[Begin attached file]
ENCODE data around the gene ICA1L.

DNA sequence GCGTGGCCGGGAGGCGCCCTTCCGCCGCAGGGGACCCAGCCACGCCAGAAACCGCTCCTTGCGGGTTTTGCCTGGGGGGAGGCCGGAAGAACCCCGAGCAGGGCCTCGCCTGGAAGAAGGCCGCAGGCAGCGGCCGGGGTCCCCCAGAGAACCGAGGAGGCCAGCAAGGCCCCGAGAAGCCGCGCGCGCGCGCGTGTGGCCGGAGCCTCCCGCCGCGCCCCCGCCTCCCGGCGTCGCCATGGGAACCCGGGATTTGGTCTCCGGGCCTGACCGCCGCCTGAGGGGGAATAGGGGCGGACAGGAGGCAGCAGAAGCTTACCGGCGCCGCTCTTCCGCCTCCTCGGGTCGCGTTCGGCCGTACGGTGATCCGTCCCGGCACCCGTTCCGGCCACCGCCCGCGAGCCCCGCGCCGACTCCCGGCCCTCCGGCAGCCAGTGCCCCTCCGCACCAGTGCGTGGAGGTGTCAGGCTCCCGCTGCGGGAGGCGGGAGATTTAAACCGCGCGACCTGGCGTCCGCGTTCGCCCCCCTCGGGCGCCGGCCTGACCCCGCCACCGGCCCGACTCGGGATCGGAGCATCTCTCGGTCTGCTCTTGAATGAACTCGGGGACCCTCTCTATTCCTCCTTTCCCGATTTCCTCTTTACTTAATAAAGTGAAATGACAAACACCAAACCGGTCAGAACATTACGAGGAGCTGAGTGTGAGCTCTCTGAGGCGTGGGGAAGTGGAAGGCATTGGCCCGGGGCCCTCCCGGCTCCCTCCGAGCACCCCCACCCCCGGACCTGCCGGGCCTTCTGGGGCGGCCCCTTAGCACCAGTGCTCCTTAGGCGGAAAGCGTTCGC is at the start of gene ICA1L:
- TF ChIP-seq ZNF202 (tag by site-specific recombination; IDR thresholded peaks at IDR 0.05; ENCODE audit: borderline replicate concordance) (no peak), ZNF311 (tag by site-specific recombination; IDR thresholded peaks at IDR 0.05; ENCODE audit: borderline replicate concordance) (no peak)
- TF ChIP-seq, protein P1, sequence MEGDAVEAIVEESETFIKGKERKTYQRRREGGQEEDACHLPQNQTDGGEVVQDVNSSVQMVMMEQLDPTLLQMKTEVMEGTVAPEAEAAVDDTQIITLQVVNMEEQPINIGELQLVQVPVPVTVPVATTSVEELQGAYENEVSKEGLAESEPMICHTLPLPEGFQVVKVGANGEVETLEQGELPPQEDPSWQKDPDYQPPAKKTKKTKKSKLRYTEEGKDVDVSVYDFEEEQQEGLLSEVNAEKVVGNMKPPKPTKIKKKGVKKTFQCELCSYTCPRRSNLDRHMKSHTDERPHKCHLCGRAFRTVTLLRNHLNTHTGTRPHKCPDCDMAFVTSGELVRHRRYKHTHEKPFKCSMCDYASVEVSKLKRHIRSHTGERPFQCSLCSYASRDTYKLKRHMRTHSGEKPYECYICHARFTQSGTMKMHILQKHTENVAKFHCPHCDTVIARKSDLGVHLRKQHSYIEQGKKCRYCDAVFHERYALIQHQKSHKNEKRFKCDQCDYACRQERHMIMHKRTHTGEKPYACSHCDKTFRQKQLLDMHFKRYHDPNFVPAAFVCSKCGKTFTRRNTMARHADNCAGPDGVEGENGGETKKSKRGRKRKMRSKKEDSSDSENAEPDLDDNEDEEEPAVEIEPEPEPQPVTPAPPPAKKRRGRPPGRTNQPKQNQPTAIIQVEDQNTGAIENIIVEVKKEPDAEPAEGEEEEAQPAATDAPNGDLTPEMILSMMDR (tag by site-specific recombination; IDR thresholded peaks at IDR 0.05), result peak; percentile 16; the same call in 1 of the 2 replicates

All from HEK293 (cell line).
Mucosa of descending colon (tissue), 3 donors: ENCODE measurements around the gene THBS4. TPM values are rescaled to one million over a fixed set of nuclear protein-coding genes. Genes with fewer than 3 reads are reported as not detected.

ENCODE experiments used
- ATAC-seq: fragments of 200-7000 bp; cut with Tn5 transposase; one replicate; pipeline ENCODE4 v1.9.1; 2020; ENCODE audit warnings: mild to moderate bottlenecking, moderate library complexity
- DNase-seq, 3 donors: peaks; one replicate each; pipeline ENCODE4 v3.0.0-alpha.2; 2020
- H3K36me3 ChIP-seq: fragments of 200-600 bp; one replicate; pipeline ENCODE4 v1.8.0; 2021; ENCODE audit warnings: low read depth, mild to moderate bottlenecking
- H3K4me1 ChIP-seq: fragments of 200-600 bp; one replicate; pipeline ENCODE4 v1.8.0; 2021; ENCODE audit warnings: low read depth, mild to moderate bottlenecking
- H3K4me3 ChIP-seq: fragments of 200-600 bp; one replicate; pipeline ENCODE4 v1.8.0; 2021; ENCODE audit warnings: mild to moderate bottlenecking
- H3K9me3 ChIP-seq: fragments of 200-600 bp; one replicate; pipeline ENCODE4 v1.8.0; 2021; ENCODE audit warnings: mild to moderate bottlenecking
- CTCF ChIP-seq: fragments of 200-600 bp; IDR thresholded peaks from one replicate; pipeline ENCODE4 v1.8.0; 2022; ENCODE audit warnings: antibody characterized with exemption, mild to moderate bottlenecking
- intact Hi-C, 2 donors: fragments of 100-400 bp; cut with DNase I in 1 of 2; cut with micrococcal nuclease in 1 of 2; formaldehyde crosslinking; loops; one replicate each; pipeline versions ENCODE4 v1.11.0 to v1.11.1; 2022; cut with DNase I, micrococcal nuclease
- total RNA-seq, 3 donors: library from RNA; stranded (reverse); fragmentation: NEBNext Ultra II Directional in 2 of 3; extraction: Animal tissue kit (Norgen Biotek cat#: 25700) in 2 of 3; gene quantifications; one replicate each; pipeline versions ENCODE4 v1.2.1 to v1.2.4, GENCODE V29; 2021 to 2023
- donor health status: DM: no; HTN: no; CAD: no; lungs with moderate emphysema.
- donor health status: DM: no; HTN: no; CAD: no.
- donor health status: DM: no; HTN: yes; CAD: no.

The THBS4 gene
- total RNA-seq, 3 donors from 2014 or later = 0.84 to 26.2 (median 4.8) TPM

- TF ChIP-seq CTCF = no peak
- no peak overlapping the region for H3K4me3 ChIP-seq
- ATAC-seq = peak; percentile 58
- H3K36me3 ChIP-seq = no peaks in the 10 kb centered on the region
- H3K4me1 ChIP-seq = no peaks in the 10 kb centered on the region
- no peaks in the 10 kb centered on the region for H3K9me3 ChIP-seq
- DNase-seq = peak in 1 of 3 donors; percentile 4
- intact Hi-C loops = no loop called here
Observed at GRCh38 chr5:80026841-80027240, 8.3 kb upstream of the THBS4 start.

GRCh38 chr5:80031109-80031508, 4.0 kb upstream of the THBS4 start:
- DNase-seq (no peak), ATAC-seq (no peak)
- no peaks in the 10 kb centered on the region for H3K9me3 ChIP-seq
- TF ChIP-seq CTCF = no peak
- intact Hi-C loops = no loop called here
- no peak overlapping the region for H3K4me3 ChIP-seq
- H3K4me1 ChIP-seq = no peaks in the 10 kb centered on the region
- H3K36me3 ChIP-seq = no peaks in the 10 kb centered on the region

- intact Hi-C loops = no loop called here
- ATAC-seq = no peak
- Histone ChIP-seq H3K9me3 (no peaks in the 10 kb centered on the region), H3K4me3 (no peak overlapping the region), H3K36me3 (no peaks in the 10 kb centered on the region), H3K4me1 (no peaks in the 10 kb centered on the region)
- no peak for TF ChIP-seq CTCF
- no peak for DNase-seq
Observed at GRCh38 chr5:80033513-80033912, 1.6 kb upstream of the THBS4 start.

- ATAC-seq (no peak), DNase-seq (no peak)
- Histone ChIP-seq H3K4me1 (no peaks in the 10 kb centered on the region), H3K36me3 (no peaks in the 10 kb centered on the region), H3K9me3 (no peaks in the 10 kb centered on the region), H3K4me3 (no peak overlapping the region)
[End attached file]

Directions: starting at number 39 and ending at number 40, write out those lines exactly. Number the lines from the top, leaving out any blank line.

- intact Hi-C loops = no loop called here
- ATAC-seq = no peak